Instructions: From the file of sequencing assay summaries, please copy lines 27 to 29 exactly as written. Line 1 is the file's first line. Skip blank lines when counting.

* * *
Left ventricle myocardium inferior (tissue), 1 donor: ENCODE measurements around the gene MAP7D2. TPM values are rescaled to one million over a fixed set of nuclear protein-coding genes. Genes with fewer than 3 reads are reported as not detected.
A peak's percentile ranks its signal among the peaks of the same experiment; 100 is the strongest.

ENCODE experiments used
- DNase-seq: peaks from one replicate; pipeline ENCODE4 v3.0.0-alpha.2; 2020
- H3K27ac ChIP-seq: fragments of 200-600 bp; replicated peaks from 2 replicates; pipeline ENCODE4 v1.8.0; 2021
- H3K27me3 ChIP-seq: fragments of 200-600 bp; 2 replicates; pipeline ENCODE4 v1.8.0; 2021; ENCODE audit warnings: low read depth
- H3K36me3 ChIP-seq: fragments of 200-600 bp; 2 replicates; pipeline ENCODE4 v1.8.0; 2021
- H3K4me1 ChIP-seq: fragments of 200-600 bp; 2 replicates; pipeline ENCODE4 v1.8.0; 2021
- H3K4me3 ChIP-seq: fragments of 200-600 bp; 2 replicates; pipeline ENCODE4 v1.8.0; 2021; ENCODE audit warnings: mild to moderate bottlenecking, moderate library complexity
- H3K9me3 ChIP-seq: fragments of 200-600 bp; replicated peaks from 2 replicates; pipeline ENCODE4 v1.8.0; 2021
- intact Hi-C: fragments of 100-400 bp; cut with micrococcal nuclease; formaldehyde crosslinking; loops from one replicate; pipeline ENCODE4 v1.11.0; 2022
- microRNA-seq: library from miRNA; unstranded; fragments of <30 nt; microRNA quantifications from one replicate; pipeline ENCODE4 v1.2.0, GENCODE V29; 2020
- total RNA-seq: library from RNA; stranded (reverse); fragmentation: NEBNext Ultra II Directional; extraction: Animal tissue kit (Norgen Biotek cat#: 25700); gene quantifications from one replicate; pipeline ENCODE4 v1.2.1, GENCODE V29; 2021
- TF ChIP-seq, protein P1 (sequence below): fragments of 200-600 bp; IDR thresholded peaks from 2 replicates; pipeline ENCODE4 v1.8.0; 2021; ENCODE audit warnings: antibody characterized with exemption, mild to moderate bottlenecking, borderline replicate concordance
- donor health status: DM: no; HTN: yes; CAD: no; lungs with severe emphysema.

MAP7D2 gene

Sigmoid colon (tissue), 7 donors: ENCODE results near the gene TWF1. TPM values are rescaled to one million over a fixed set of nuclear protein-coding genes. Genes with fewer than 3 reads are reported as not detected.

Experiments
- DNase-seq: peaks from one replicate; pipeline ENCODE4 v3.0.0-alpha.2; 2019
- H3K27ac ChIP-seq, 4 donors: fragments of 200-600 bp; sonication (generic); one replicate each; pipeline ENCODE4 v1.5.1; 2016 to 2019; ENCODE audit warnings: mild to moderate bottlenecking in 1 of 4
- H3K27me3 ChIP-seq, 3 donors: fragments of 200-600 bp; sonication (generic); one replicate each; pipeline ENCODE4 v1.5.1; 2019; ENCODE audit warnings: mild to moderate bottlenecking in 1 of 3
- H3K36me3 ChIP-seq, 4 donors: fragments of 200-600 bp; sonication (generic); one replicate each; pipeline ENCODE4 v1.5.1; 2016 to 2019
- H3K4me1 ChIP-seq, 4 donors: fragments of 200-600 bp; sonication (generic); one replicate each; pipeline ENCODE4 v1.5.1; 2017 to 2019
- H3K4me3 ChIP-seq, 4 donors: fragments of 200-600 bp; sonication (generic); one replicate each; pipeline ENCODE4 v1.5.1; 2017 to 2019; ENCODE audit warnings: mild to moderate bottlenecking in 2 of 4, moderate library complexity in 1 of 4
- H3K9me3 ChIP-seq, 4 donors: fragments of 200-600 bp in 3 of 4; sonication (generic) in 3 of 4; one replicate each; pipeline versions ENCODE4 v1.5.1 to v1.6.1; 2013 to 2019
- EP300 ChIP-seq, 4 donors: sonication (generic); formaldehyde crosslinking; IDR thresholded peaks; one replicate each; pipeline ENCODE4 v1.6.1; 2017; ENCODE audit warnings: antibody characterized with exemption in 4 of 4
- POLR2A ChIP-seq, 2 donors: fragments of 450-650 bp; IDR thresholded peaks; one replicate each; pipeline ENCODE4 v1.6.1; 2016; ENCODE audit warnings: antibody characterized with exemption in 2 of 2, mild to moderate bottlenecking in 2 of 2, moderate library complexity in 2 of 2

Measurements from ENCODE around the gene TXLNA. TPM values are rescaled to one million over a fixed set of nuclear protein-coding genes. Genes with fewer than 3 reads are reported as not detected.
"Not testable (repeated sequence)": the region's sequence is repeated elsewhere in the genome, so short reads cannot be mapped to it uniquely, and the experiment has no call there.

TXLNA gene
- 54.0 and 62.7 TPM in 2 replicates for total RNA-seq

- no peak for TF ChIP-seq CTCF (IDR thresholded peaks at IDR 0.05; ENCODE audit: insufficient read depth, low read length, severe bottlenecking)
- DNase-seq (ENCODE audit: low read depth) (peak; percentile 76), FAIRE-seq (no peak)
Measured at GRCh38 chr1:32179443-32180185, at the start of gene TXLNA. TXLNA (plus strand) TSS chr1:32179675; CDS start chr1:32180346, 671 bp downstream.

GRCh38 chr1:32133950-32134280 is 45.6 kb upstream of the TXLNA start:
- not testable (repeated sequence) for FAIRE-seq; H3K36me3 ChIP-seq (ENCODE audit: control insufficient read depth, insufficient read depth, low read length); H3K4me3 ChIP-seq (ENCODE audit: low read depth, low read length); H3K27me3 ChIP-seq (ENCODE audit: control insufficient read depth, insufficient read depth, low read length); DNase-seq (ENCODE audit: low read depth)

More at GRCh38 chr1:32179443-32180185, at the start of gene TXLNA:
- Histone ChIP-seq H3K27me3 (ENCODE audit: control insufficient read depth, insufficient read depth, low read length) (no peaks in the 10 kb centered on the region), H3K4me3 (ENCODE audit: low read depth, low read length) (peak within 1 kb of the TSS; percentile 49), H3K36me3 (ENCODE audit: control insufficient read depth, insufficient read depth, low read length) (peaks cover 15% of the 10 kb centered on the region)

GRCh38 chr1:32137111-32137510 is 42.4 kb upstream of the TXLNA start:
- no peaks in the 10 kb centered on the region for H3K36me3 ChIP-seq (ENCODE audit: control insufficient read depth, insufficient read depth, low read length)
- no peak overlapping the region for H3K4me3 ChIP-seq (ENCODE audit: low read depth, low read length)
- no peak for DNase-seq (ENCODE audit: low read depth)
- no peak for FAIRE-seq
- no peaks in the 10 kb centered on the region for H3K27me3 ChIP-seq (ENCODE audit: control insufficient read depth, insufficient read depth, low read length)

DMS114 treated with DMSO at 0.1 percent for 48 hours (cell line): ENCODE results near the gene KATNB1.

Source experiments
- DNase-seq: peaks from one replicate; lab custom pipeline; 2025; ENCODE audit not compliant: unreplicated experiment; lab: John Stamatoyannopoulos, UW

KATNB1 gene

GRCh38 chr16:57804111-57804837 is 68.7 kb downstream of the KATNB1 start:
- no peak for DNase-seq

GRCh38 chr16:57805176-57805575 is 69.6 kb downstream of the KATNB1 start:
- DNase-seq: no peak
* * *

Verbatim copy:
- POLR2A ChIP-seq, 2 donors: fragments of 450-650 bp; IDR thresholded peaks; one replicate each; pipeline ENCODE4 v1.6.1; 2016; ENCODE audit warnings: antibody characterized with exemption in 2 of 2, mild to moderate bottlenecking in 2 of 2, moderate library complexity in 2 of 2

Measurements from ENCODE around the gene TXLNA. TPM values are rescaled to one million over a fixed set of nuclear protein-coding genes. Genes with fewer than 3 reads are reported as not detected.
"Not testable (repeated sequence)": the region's sequence is repeated elsewhere in the genome, so short reads cannot be mapped to it uniquely, and the experiment has no call there.